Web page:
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(P332) Response of selenium-contaminated sediments to passive remediation efforts at Stewart Lake, Utah.
Yahnke, James*,1, Smith, Delbert1, 1 U.S. Bureau of Reclamation, Technical Service Center, PO Box 25007, Denver, Colorado
ABSTRACT- Since 1995, we have monitored total selenium in sediment at 20 sites in Stewart Lake, Utah. In 1997, natural flooding by the Green River, enhanced by a newly excavated inlet channel and supplemented by flows from Ashley Creek, reduced total selenium concentrations in sediment throughout Stewart Lake dramatically from a geometric mean of 15 ppm to 10 ppm. Since then, remediation efforts have focused on enhancing the effects of natural flooding from the Green River and the ability to better manage draining the lake. Inlet and outlet water control structures and drainage channels, have been constructed to facilitate draining of the lake to enhance the oxidation of selenium in sediments. Greater oxidation should result in a higher degree of dissolution of selenium during flooding. Agricultural drains, which were the primary source of selenium to the lake, were diverted to the Green River in the fall of 1997 and spring of 1998. Between the 1997 flood and the September 1998 sediment sampling, total selenium increased to a geometric mean of 16 ppm. Most of the increase occurred in the northern part of the lake nearest the drains. Seeps along the north end of the lake remain a source of selenium in an area isolated by the drainage channels. Total selenium concentrations in sediment have remained essentially unchanged since 1998. Selenium speciation samples indicate that oxidation has occurred when the lake has been drained. An attempt at enhancing oxidation in 2000 by tilling the sediments in several test plots had no evident effect. An attempt at enhancing oxidation in 2000 by tilling the sediments in several test plots had no measurable effect. An attempt to desorb selenite by liming several test plots in 2001 was only slightly successful; however, liming also caused significant chemical reduction in the already soluble selenate in the surface sediments. Overall the chemically oxidized environment created during the period that the lake is drained is replaced by reducing conditions during flooding. Attempts at flushing selenium by flooding have not been successful.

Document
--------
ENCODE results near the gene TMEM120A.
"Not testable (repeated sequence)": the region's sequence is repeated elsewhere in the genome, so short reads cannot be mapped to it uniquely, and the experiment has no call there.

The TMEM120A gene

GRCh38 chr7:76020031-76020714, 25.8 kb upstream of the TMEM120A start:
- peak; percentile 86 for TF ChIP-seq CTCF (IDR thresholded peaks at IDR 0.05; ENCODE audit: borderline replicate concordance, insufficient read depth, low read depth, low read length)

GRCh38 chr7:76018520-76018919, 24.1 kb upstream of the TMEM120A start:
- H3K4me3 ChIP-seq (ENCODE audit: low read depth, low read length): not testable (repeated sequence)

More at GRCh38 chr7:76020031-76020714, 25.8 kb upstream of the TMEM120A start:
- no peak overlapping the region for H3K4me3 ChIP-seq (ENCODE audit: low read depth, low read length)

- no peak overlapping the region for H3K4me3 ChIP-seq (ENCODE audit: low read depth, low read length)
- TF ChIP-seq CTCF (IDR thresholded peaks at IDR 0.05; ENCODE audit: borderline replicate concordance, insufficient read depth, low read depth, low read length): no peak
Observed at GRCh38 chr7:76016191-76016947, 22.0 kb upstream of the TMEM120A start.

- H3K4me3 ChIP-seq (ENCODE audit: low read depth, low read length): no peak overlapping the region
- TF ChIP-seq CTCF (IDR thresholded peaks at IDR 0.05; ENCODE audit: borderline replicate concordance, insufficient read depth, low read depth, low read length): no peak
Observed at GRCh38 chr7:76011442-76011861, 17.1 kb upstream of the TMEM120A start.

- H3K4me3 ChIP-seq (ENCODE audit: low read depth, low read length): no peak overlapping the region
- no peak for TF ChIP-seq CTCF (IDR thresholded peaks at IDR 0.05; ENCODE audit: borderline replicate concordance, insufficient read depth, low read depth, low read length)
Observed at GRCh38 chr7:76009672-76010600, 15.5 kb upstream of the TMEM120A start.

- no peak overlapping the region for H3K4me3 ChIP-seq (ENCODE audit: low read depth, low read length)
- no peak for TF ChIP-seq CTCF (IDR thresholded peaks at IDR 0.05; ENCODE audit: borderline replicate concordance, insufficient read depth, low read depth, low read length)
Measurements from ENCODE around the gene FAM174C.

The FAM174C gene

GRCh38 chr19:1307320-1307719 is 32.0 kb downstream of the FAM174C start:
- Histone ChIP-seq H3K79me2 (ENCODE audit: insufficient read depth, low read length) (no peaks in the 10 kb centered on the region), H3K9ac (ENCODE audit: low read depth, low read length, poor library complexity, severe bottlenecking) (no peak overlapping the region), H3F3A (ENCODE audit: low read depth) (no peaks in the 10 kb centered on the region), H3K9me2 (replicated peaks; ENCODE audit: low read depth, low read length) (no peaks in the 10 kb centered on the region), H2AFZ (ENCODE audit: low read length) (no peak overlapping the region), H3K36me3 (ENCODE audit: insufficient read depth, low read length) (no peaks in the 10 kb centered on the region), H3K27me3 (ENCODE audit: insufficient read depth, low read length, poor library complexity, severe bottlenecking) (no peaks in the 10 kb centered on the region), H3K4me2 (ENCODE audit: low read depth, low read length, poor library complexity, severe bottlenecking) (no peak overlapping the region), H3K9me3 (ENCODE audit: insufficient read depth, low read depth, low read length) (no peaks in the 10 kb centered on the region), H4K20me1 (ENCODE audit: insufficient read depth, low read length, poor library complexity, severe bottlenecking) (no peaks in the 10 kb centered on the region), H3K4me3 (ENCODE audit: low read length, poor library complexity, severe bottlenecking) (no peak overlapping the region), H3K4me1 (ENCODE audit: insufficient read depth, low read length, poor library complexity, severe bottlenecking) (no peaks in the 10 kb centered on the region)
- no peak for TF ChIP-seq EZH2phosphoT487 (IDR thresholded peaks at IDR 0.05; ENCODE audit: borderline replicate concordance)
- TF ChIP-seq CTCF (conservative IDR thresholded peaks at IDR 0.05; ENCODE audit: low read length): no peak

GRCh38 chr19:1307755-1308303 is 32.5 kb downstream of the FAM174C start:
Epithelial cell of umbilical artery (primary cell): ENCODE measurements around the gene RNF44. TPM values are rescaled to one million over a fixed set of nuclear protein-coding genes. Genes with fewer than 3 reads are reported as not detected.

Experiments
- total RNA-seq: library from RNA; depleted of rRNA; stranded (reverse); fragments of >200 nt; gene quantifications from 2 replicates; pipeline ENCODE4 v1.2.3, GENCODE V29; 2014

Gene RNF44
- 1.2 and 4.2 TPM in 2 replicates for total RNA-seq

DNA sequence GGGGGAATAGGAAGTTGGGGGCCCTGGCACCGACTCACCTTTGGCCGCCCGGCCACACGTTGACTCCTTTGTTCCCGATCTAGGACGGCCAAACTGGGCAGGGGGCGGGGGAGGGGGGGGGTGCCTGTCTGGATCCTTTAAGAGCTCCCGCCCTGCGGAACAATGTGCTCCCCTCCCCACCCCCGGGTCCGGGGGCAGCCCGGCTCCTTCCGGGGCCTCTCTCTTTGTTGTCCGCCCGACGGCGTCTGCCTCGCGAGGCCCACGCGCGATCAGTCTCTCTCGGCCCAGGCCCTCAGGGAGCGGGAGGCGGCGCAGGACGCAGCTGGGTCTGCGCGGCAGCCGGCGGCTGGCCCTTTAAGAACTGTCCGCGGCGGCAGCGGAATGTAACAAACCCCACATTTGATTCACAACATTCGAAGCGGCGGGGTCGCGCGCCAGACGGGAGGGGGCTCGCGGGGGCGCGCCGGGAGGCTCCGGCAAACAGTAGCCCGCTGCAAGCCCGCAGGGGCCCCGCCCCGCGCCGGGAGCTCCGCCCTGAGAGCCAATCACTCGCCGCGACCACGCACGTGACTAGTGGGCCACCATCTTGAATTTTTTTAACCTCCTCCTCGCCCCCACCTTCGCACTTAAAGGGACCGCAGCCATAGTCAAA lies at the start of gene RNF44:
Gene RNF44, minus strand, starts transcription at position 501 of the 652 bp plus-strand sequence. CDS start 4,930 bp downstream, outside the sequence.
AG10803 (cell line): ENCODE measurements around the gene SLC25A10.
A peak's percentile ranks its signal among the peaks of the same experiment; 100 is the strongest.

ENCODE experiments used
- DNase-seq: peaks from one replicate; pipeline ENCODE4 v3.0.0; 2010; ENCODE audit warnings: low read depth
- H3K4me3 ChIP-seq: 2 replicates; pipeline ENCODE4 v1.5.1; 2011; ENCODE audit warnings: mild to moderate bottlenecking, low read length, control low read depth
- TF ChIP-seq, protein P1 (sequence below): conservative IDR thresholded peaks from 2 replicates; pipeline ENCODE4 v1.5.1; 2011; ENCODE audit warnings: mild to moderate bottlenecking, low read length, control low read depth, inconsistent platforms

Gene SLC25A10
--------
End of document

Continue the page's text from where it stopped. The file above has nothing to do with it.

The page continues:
Key words: selenium, remediation, bottom sediment, wetland
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